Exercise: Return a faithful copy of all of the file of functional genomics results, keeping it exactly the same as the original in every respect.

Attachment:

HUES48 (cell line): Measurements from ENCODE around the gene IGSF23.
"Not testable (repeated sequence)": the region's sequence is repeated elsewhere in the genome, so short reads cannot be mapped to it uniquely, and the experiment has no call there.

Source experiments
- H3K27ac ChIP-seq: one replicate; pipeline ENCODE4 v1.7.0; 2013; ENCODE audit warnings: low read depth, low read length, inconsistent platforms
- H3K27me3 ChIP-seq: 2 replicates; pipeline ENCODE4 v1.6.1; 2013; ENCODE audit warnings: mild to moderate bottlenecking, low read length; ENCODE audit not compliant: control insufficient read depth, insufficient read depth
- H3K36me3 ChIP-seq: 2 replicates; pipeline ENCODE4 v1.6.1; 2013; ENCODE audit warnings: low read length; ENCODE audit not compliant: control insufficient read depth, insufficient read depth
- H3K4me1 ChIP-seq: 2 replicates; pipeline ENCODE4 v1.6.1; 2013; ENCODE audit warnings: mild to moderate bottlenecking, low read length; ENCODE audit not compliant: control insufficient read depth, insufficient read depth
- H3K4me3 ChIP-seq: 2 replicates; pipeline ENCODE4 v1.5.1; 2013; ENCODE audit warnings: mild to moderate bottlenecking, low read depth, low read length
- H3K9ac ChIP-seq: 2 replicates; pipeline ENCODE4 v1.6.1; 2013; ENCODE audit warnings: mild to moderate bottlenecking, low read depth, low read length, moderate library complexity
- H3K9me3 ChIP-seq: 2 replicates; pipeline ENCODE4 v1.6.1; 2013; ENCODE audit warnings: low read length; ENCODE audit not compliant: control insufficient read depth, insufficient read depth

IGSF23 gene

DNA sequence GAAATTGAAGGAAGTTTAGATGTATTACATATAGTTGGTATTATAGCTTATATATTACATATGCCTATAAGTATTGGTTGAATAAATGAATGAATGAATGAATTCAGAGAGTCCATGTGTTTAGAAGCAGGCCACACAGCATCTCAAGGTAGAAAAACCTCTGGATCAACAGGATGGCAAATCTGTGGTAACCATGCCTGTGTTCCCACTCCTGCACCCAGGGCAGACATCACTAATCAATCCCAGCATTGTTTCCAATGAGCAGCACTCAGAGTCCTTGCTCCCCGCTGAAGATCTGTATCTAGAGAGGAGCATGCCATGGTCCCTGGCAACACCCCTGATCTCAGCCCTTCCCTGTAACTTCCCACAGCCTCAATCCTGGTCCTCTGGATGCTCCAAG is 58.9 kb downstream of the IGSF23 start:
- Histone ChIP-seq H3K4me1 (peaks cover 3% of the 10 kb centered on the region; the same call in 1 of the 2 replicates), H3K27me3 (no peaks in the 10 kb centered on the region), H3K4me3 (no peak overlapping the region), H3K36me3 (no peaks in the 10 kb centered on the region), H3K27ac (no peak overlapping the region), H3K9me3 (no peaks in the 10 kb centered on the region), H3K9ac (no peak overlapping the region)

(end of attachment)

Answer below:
HUES48 (cell line): Measurements from ENCODE around the gene IGSF23.
"Not testable (repeated sequence)": the region's sequence is repeated elsewhere in the genome, so short reads cannot be mapped to it uniquely, and the experiment has no call there.

Source experiments
- H3K27ac ChIP-seq: one replicate; pipeline ENCODE4 v1.7.0; 2013; ENCODE audit warnings: low read depth, low read length, inconsistent platforms
- H3K27me3 ChIP-seq: 2 replicates; pipeline ENCODE4 v1.6.1; 2013; ENCODE audit warnings: mild to moderate bottlenecking, low read length; ENCODE audit not compliant: control insufficient read depth, insufficient read depth
- H3K36me3 ChIP-seq: 2 replicates; pipeline ENCODE4 v1.6.1; 2013; ENCODE audit warnings: low read length; ENCODE audit not compliant: control insufficient read depth, insufficient read depth
- H3K4me1 ChIP-seq: 2 replicates; pipeline ENCODE4 v1.6.1; 2013; ENCODE audit warnings: mild to moderate bottlenecking, low read length; ENCODE audit not compliant: control insufficient read depth, insufficient read depth
- H3K4me3 ChIP-seq: 2 replicates; pipeline ENCODE4 v1.5.1; 2013; ENCODE audit warnings: mild to moderate bottlenecking, low read depth, low read length
- H3K9ac ChIP-seq: 2 replicates; pipeline ENCODE4 v1.6.1; 2013; ENCODE audit warnings: mild to moderate bottlenecking, low read depth, low read length, moderate library complexity
- H3K9me3 ChIP-seq: 2 replicates; pipeline ENCODE4 v1.6.1; 2013; ENCODE audit warnings: low read length; ENCODE audit not compliant: control insufficient read depth, insufficient read depth

IGSF23 gene

DNA sequence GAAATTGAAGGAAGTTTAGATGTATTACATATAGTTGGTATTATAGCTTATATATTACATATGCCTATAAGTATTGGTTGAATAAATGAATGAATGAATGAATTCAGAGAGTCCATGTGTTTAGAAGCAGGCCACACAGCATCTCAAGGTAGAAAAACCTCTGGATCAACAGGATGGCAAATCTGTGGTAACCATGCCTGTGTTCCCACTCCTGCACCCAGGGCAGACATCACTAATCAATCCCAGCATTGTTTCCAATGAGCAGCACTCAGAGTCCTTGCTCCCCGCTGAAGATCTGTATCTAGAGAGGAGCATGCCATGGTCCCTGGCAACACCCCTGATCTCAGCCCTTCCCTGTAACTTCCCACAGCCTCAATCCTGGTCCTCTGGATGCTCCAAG is 58.9 kb downstream of the IGSF23 start:
- Histone ChIP-seq H3K4me1 (peaks cover 3% of the 10 kb centered on the region; the same call in 1 of the 2 replicates), H3K27me3 (no peaks in the 10 kb centered on the region), H3K4me3 (no peak overlapping the region), H3K36me3 (no peaks in the 10 kb centered on the region), H3K27ac (no peak overlapping the region), H3K9me3 (no peaks in the 10 kb centered on the region), H3K9ac (no peak overlapping the region)